Campbell v. City of Gardendale

Annotate this Case
Justia Opinion Summary

Jay Campbell, on behalf of himself and a certified class of "other persons similarly situated," appealed the grant of summary judgment on claims challenging the constitutionality of two municipal taxes adopted in 2013 by the City of Gardendale in connection with Gardendale's planned creation of a municipal school system. After review, the Alabama Supreme Court concluded Campbell did not demonstrate that the Gardendale school taxes were rendered invalid by operation of Local Amendment 14. The Court therefore pretermitted discussion of the alternate arguments for affirmance presented by Jefferson County and Smallwood. The judgment of the trial court was affirmed.

Download PDF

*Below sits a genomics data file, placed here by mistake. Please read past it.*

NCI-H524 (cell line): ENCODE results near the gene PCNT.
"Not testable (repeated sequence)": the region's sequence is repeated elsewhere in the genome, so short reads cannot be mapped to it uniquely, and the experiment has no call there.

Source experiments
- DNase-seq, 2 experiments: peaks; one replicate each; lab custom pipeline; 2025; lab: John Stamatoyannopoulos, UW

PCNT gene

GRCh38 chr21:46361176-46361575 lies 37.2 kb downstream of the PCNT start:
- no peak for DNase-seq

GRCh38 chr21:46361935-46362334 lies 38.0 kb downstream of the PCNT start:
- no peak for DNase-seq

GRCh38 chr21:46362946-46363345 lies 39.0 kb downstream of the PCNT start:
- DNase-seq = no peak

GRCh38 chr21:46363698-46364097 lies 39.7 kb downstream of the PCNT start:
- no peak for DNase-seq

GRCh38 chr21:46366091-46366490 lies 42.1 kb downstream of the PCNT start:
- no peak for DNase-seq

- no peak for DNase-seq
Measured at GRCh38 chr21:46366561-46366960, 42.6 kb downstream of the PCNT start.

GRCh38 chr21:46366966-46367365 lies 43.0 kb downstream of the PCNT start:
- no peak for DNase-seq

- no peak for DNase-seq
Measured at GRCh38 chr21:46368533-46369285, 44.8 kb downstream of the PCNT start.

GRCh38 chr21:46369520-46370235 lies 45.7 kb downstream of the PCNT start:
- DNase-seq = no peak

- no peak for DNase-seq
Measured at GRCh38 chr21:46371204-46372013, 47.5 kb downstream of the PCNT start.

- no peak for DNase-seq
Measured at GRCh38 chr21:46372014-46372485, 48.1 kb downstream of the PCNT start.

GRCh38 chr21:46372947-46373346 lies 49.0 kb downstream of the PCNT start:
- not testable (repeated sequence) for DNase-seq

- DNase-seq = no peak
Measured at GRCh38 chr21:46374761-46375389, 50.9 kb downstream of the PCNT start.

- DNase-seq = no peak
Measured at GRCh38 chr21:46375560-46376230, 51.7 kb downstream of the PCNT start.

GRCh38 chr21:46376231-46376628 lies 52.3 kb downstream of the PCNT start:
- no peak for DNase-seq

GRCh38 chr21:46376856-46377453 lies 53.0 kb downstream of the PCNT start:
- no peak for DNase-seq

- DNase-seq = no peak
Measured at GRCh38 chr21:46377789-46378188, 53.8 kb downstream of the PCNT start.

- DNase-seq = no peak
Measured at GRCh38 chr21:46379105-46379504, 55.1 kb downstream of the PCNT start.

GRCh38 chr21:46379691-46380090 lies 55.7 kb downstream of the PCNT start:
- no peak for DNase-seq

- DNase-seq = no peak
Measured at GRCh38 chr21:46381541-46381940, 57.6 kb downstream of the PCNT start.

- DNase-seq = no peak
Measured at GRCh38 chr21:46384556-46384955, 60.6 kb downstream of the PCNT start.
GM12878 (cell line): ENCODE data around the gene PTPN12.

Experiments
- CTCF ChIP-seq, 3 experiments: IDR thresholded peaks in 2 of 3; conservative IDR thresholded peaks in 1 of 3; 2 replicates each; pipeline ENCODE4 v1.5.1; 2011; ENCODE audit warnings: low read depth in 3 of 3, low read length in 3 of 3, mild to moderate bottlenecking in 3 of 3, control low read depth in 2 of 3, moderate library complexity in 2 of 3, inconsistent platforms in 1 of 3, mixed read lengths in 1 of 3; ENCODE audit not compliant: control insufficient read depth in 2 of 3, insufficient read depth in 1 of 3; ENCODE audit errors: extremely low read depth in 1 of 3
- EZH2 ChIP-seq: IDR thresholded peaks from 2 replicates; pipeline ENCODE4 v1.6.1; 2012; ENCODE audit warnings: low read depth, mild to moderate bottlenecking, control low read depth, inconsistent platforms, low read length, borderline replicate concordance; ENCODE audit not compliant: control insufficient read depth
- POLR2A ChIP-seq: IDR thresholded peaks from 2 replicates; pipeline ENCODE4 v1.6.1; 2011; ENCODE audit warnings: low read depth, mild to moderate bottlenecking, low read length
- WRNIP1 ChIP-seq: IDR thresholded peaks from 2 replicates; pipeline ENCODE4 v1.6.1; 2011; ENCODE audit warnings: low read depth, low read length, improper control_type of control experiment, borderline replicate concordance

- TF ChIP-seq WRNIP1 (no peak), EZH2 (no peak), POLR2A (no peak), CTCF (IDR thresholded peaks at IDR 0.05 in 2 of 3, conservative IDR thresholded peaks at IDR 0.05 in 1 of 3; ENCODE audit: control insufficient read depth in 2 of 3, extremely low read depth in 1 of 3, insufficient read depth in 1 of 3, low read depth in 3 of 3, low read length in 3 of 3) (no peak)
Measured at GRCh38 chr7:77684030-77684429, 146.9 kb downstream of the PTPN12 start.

Rel: September 4, 2020 Notice: This opinion is subject to formal revision before publication in the advance sheets of Southern Reporter. Readers are requested to notify the Reporter of Decisions, Alabama Appellate Courts, 300 Dexter Avenue, Montgomery, Alabama 36104-3741 ((334) 229-0649), of any typographical or other errors, in order that corrections may be made before the opinion is printed in Southern Reporter. SUPREME COURT OF ALABAMA SPECIAL TERM, 2020 _________________________ 1180778 _________________________ Jay Campbell, on behalf of himself and a certified class of other persons similarly situated v. City of Gardendale, Alabama; Jefferson County, Alabama; and J.T. Smallwood, in his official capacity as Tax Collector of Jefferson County, Alabama Appeal from Jefferson Circuit Court (CV-18-900762) SHAW, Justice. The plaintiff below, Jay Campbell, on behalf of himself and a certified class of "other persons similarly situated," appeals from a summary judgment on claims challenging the 1180778 constitutionality of two municipal taxes adopted in 2013 by the City of Gardendale ("Gardendale") in connection with Gardendale's planned creation of a municipal school system. We affirm. Facts and Procedural History Because Gardendale, which is located in Jefferson County ("the County"), lacks a municipal school system, public-school students residing in Gardendale have attended schools operated by the Jefferson County Board of Education ("the County Board of Education"). "A racial desegregation order issued in 1971 still governs the Jefferson County Board of Education in Alabama." Stout v. Jefferson Cty. Bd. of Educ., 882 F.3d 988, 991 (11th Cir. 2018). Residents of the County pay an ad valorem tax ("the county school tax"), imposed pursuant to Amendment No. 82, Ala. Const. 1901 (codified as Local Amendments, Jefferson County, § 14, Ala. Const. 1901 (Off. Recomp.)) ("Local Amendment 14"),1 which is discussed in depth below. All proceeds of the county school tax are remitted 1 According to Gardendale, "Local Amendment 14 authorized only 5 mills but later amendments ... increased the millage [to the current] rate [of] 8.8." 2 1180778 directly to the County Board of Education for educationrelated purposes. In or around 2012, Gardendale undertook steps toward establishing a municipal school system. 991, 997. Stout, 882 F.3d at In connection with this, plans were made for the creation of a separate school board and for the levying of municipal taxes to support the proposed municipal school system. Id. at 998. In 2013, Gardendale's City Council adopted Ordinance No. 2013-11, approving, for the tax year beginning October 1, 2013, the collection of a five-mill ad valorem tax.2 Ordinance No. 2013-11 was titled "[An] Ordinance Establishing the Levy of a 5-Mill Ad Valorem Tax on All Property in the City of Gardendale for Public School Purposes" and stated that the resulting proceeds "shall be used for public school purposes." Also in 2013, the citizens of Gardendale later ratified by referendum vote "an additional 5-mill ad valorem tax ... for public school purposes" 2 (the As demonstrated by their filings below, the parties appear to agree that, under Ala. Const. 1901, Art. XI, §§ 216 and 216.04, a municipality may levy up to a 5-mill general ad valorem tax for any lawful municipal purpose by city-council action alone; the levy amount may be increased to up to 12.5 mills by a vote of all qualified electors in the municipality. 3 1180778 foregoing taxes are hereinafter collectively referred to as "the Gardendale school taxes"). The Gardendale City Council next appointed the members of an inaugural board of education ("the Gardendale Board of Education"), which then selected a superintendent. After protracted litigation in federal court challenging Gardendale's ongoing plans as being in violation of a prior federal desegregation order, the United States Court of Appeals for the Eleventh Circuit released its opinion in Stout, supra. The court held that Gardendale failed to comply with precedent requiring the proposal and defense of "a secession plan that will not impede the desegregation efforts of the school district subject to an ongoing desegregation order." 882 F.3d at 1013. While acknowledging the possibility that Gardendale might, "for permissible purposes in the future, satisf[y] its burden to develop a secession plan that will not impede the desegregation efforts of the Jefferson County Board [of Education]," the Eleventh Circuit concluded that Gardendale's present plan did not clear the requisite legal hurdles. remanded the matter Id. at 1016. with Therefore, the court instructions 4 that the federal 1180778 district court deny Gardendale's attempt to withdraw from the County Board of Education school system to form a municipal school system. Id. at 1017. Subsequently, Campbell, a Gardendale resident, filed a complaint against Gardendale; the County; and J.T. Smallwood, the County's tax collector, seeking class-based relief on behalf of himself and all other similarly situated Gardendale taxpayers. Campbell alleged that, despite representations that the proceeds generated by the Gardendale school taxes had been set aside for application to school-formation efforts, those proceeds had, instead, been applied toward "(1) paying school administrators to supervise a non-existent school system, and (2) funding lawyers to prosecute" the unsuccessful effort to form the new municipal school system. He further alleged that the Gardendale school taxes themselves were, for various reasons, illegal. Campbell argued that Relevant to the present appeal, Local Amendment 14 forbade the simultaneous collection of both the county school tax and any "special additional tax" like the Gardendale school taxes. Campbell sought various forms of relief, including, but not limited to, a judgment declaring the Gardendale school taxes 5 1180778 illegal, injunctive relief, and an order distributing the proceeds collected from the Gardendale school taxes to class members. In lieu of an answer, Gardendale filed, pursuant to Rules 12(b)(6) and 56, Ala. R. Civ. P., a motion seeking, on various grounds, to dismiss Campbell's complaint. Specifically, Gardendale argued that Campbell failed to state a claim upon which relief could be granted and that his action reflected a third identical attempt at class-based Campbell's counsel of record. relief filed by It explained that those prior actions had allegedly been dismissed on the ground that, because Gardendale then did not have a legally recognized school system, "the case was not ripe for adjudication." Relying on those prior dismissals, Gardendale's motion invoked principles of "issue preclusion." Gardendale also argued that, because it had no school system, the Gardendale school taxes were not implicated by Local Amendment 14 and that Campbell cited no precedent for the proposition that the Gardendale school taxes and the county school tax were mutually exclusive. Gardendale further maintained that it levied and is collecting standard municipal 6 1180778 ad valorem taxes, the proceeds of which could be used in Gardendale's discretion to fund the County Board of Education schools located within Gardendale's municipal limits regardless of whether Gardendale operated its own municipal school system. Based on the foregoing and its accompanying exhibits,3 Gardendale sought dismissal of Campbell's complaint in its entirety or a summary judgment in its favor on the claims included in the complaint. Thereafter, the County filed its own motion to dismiss incorporating Gardendale's motion as to the purported preclusive effect of the prior litigation and the absence of any change in circumstances since those dismissals. The County further argued that Campbell had failed to name in his complaint the County Board of Education, which, it alleged, was the recipient of all proceeds of the county school tax and, given Campbell's claims for monetary relief, was a necessary party as defined by Rule 19, Ala. R. Civ. P. 3 Gardendale's exhibits included, among other items, a prior class-action complaint filed against Gardendale in the Jefferson Circuit Court, case no. CV-2017-900254, alleging similar claims to those included in Campbell's complaint and the order issued by the Jefferson Circuit Court dismissing that case. 7 1180778 Smallwood also filed a separate motion noting that Campbell's complaint failed to allege that Smallwood did not properly perform his official duties and did not request any particular form of relief against him. Smallwood therefore maintained that Campbell's complaint failed to state a claim against him. In his response in opposition to the motions to dismiss, Campbell argued, among other things, that the decision in Stout and Gardendale's failure to appeal that ruling "legally precluded [Gardendale] from having a school district and operating schools" –- a preclusion Campbell, rendered the Gardendale school taxes illegal and led to the underlying litigation.4 that, according to Campbell also maintained that Gardendale could not continue to collect the Gardendale school taxes for the purpose of funding a school system that, he argued, it could not legally operate. Alternatively, Campbell contended that, even if the Gardendale school taxes were lawful, the county school tax had been illegal since the imposition of the Gardendale school taxes under a theory that 4 Campbell's pleadings below further suggest that Gardendale "announced publicly that [it] was not going to seek to operate schools." 8 1180778 the illegality of "double taxation" prevents collection of either one or the other. After a hearing, the trial court initially denied the motions to dismiss and ordered the defendants to answer Campbell's regarding complaint. the Thereafter, class-certification request for injunctive relief. proceedings process and ensued Campbell's In addition, Campbell filed his own "Motion for Judgment on the Pleadings or for Summary Judgment" on essentially the same grounds he had cited in opposition to the defendants' earlier motions. Following further filings and related proceedings in this Court,5 the trial court entered an order holding that the prior litigation cited by Gardendale and the County had no preclusive effect on the instant action. Thereafter, the parties stipulated to the propriety of class certification. After the trial court's entry of a class-certification order, it entered a "Final Order" denying Campbell's pending 5 Gardendale filed a petition for a writ of mandamus in this Court, which this Court denied. Ex parte City of Gardendale (No. 1171214, Dec. 14, 2018), 291 So. 3d 1161 (Ala. 2018) (table). 9 1180778 motion for a judgment on the pleadings or for a summary judgment, which stated, in part: "Nothing in Local Amendment 14 prevents the City of Gardendale from levying a municipal ad valorem tax. Plaintiffs really do not make this contention, instead arguing that Gardendale's decision to levy the 10-mill ad valorem taxes earmarked for public educational purposes may not operate alongside [the] County's levy of the 8.8 mill [county school] tax. "The court agrees with the defendants that the restriction on special or additional municipal school tax, as found in Local Amendment 14, pertains to any such taxes levied by [the] County for the benefit of a school district found therein. Local Amendment 14 does not address municipal ad valorem taxes levied pursuant to Ala. Const., Art. XI, Sections 216, et seq. Rather, Local Amendment 14 serves to limit a municipal public school district from benefiting from [the] County levy within the district of more than 8.8 mills (absent some other grant of authority within the Alabama Constitution). "Because Gardendale's municipal ad valorem levy is not a 'special or additional tax' for municipal public school purposes within the meaning of Local Amendment 14, such taxes are here declared to be lawfully levied and collected. Further, the court declares that [the] County's school district tax of 8.8 mills is also being lawfully levied and collected in the Gardendale municipal limits. "Plaintiffs' Motion for Judgment on the Pleadings or for Summary Judgment ... is accordingly denied. Further, the court sua sponte reconsiders its prior order that had denied the defendants' motions to dismiss or in the alternative for summary judgment.... That order is vacated, and the court now grants summary judgment in favor of the 10 1180778 defendants on all claims of the plaintiffs, for the reasons discussed above." Campbell appeals. Standard of Review6 "'"This Court's review of a summary judgment is de novo. Williams v. State Farm Mut. Auto. Ins. Co., 886 So. 2d 72, 74 (Ala. 2003). We apply the same standard of review as the trial court applied. Specifically, we must determine whether the movant has made a prima facie showing that no genuine issue of material fact exists and that the movant is entitled to a judgment as a matter of law. Rule 56(c), Ala. R. Civ. P.; Blue Cross & Blue Shield of Alabama v. Hodurski, 899 So. 2d 949, 952-53 (Ala. 2004). In making such a determination, we must review the evidence in the light most favorable to the nonmovant. Wilson v. Brown, 496 So. 2d 756, 758 (Ala. 1986). Once the movant makes a prima facie showing that there is no genuine issue of material fact, the burden then shifts to the nonmovant to produce 'substantial evidence' as to the existence of a genuine issue of material fact. Bass v. SouthTrust Bank of Baldwin County, 538 6 Because the trial court's order specifically provided that it considered filings of the parties other than and/or in addition to Campbell's complaint, we treat the order as a summary judgment in the defendants' favor. See Rule 12(b), Ala. R. Civ. P. ("If, on a motion ... to dismiss for failure of the pleading to state a claim upon which relief can be granted, matters outside the pleading are presented to and not excluded by the court, the motion shall be treated as one for summary judgment and disposed of as provided in Rule 56, [Ala. R. Civ. P.]."). 11 1180778 So. 2d 794, 797-98 (Ala. 1989); Ala. Code 1975, § 12-21-12. '[S]ubstantial evidence is evidence of such weight and quality that fair-minded persons in the exercise of impartial judgment can reasonably infer the existence of the fact sought to be proved.' West v. Founders Life Assur. Co. of Fla., 547 So. 2d 870, 871 (Ala. 1989)."' "Prince v. Poole, 935 So. 2d 431, 442 (Ala. 2006) (quoting Dow v. Alabama Democratic Party, 897 So. 2d 1035, 1038-39 (Ala. 2004))." Brown v. W.P. Media, Inc., 17 So. 3d 1167, 1169 (Ala. 2009). Discussion Local Amendment 14 provides, in pertinent part: "Jefferson county shall have power to levy and collect an additional tax ... for public school purposes ...; provided that in any incorporated municipality where special or additional taxes are being levied and collected for public school purposes, including the servicing of debts incurred for public schools, the additional tax herein provided for shall be reduced by the amount of such special or additional municipal public school taxes in the corporate limits where such special or additional municipal public school taxes are being levied and collected ...." (Emphasis added.) Local Amendment 14 thus provides for the county school tax, but when a municipality has "special or additional taxes ... for public school purposes," the county school tax is reduced by the extent of those taxes. 12 1180778 Campbell identifies the "core legal issue" in this case as "whether [the] Gardendale [s]chool [t]axes are 'special or additional municipal taxes which are being levied and collected for public school purposes' in Local Amendment 14's parlance." Campbell's brief at p. 13. Because, according to him, Local Amendment 14 prohibits "double taxation," either the county school tax or the Gardendale school taxes must "yield" to the other. Campbell argues that because Gardendale was not actually operating a school system and its students were instead attending schools operated by the County Board of Education, it would be "absurd" to suggest that the county school tax would be reduced by operation of Local Amendment 14. Thus, in order to invalidate the "double taxation," which Campbell maintains is the goal of Local Amendment 14, he asserts that the Gardendale school taxes must be invalidated. Gardendale, however, maintains that the Gardendale school taxes were imposed pursuant to the authority of § 11-51-1, Ala. Code 1975,7 which, it says, provides for the levy of 7 Section 11-51-1 provides, in pertinent part: "After October 1 of each year, cities and towns may levy taxes upon property and all subjects of taxation liable therefor at a rate not in excess of 13 1180778 property taxes by a municipality "for any lawful municipal purposes." Gardendale's brief at p. 6. More specifically, it contends that the mere earmarking of the resulting proceeds for public-school purposes does not convert such taxes into a "municipal public school tax" as described in Local Amendment 14, which, it continues, "refers to municipal school district taxes ... for existing Gardendale's brief at p. 7. municipal school districts." Gardendale also counters that "special" or "additional municipal public school taxes" may be levied only in a municipal school-tax district that has a public-school system, which Gardendale does not. "'The Constitution is a document of the people. Words or terms used in that document must be given their ordinary meaning common to understanding at the time of its adoption by the people.'" Opinion of the Justices No. 376, 825 So. 2d 109, 114 (Ala. 2002) (quoting McGee v. Borom, 341 So. 2d 141, 143 (Ala. 1976)). In applying our constitution, this Court the constitutional limit upon assessments to be made by the city or town clerk or other person designated by the council or other governing body, such assessment to be made on the state assessment in the manner provided by the Constitution of the state or in the manner hereinafter authorized by law." 14 1180778 "adhere[s] to the plain meaning of the text." Jefferson Cty. v. Weissman, 69 So. 3d 827, 834 (Ala. 2011). construe a provision of the Constitution, If we must "we are, if possible, to give the instrument such construction as will carry out the intention of the framers, and make it reasonable rather than absurd." State ex rel. Covington v. Thompson, 142 Ala. 98, 107, 38 So. 679, 682 (1905). According to Local Amendment 14, the type of municipal taxes that reduce the county school tax are "special or additional taxes ... levied and collected for public school purposes." Campbell focuses his legal argument on whether the Gardendale school taxes are "special or additional taxes" but appears to presume that they are "collected for public school purposes." This latter phrase, however, is key. Broadly viewed, this phrase could refer to the collection of taxes to fund a future school system, i.e., "public school purposes" refers to any purpose connected to public education in any way, including taxes to create a school system. Under this reading, the county school tax and funding to the County Board of Education is reduced even though no municipal schools are built or operating, no separation of the municipal system from 15 1180778 the County Board of Education has occurred,8 and municipal public-school students are still attending the county schools.9 A more narrow reading of the phrase "collected for public school purposes" is that it refers to the actual operation of a municipal school system. In that scenario, under Local Amendment 14, the municipal taxes would be paying for the actual operation of municipal schools by a municipal school board instead of the County Board of Education, and the county school tax is accordingly reduced. Applying that reading in the instant case, the county school tax would continue to be collected in full while the County Board of Education still operated the schools in Gardendale. Only when the Gardendale 8 See, e.g., § 16-8-20, Ala. Code 1975 (providing a process for a city board of education to take control of annexed portions of territory controlled by a county board of education, including the requirement that the county board of education retain supervision and control of the affected schools until a separation agreement is reached). According to Gardendale, prior municipal school districts separating from the County Board of Education entered into such separation agreements. It further asserts that it has never entered into a separation agreement with the County Board of Education. 9 If such a reading is, as Campbell suggests, absurd, then the rules of constitutional interpretation counsel that the reading should not be applied. State v. Thompson, supra. 16 1180778 Board of Education actually started operating schools and the County Board no longer needed to expend funds on schools it operated in Gardendale would the county school tax be reduced in accord with the amount collected through the Gardendale school taxes.10 In any event, under either reading of Local Amendment 14 -- and we do not select one reading today because, as explained below, it is unnecessary -- when a municipal tax is one as described in Local Amendment 14, the effect is clearly provided by Local Amendment 14: the county school tax is reduced by the amount of the municipal tax. 10 This second reading -- that "public school purposes" refers to the operation of schools -- is supported by the text of Local Amendment 14. Specifically, it gives as an example of the municipal taxes that reduce the county school tax as those that are "servicing of debts incurred for public schools," and, in another portion of the amendment not quoted above, provides that tax funds arising from within a municipality actually operating schools shall be expended by the municipal authority over those schools: "So long as the public schools in any incorporated municipality are operated separately from those of Jefferson county, the funds arising from such additional tax on taxable property in such municipality shall be expended only by the board of education or other authority charged with the operation of the public schools in such municipality and only for the benefit of the public schools therein." 17 1180778 Under Campbell's theory of the case, the purpose of Local Amendment 14 is to prevent "double taxation," it must operate to invalidate any taxes that violate that principle, the only taxes that may be invalidated in this case without an absurd result are the Gardendale school taxes, and, thus, those taxes must be rendered invalid. We disagree. Local Amendment 14 by its terms is not a scheme to regulate, restrict, or prohibit any or all taxation -- county-wide or municipal -- related to school purposes. Its language simply provides for the levy of one tax -- the county school tax -- to support schools in Jefferson County with an exception and corresponding reduction of the tax in municipalities within the county if certain municipal school taxes exist. If such municipal taxes are not actually being used for school purposes, and instead the county school tax is still levied in full and the County Board of Education still continues to operate the schools in that municipality, nothing in the language in Local Amendment 14 and no authority provided by the parties indicate that the municipal taxes are rendered invalid by operation of Local Amendment 14. Instead, the result that is actually prescribed by the amendment, if applicable, would be that the county 18 1180778 school tax is reduced.11 Nothing in Local Amendment 14 requires that municipal taxes be rendered invalid because the amendment itself calls for a different result. Campbell has not demonstrated that Local Further, Amendment 14 expresses a policy preference against "double taxation" that must be enforced in this case by invaliding municipal taxes that Local Amendment 14 does not regulate; instead, the amendment is limited to governing only the county school tax. Thus, we need not determine whether the Gardendale school taxes are "special or additional taxes" being levied and collected for public-school purposes, which is extensively briefed by the parties, because, even if they are, they are not, as Campbell argues, rendered invalid solely by operation of Local Amendment 14. Whether the Gardendale school taxes are invalid under other theories -- for example, they were ostensibly enacted or earmarked to fund a school system but are not being used for that purpose -- was heavily litigated in the trial court, but such theories are not raised and advanced on appeal and are not before this Court. 11 Thus, they According to Campbell, in the 2017 election to reauthorize the county school tax, Gardendale was excluded, suggesting that the county school tax is no longer being collected in Gardendale. 19 1180778 are waived for purposes of this appeal. Tucker v. Cullman-Jefferson Ctys. Gas Dist., 864 So. 2d 317, 319 (Ala. 2003). Conclusion Campbell has not demonstrated that the Gardendale school taxes are rendered invalid by operation of Local Amendment 14. We therefore pretermit discussion of the alternate arguments for affirmance presented by Jefferson County and Smallwood. The judgment of the trial court is affirmed. AFFIRMED. Parker, C.J., and Bolin, Wise, Bryan, Mendheim, Stewart, and Mitchell, JJ., concur. Sellers, J., concurs in the result. 20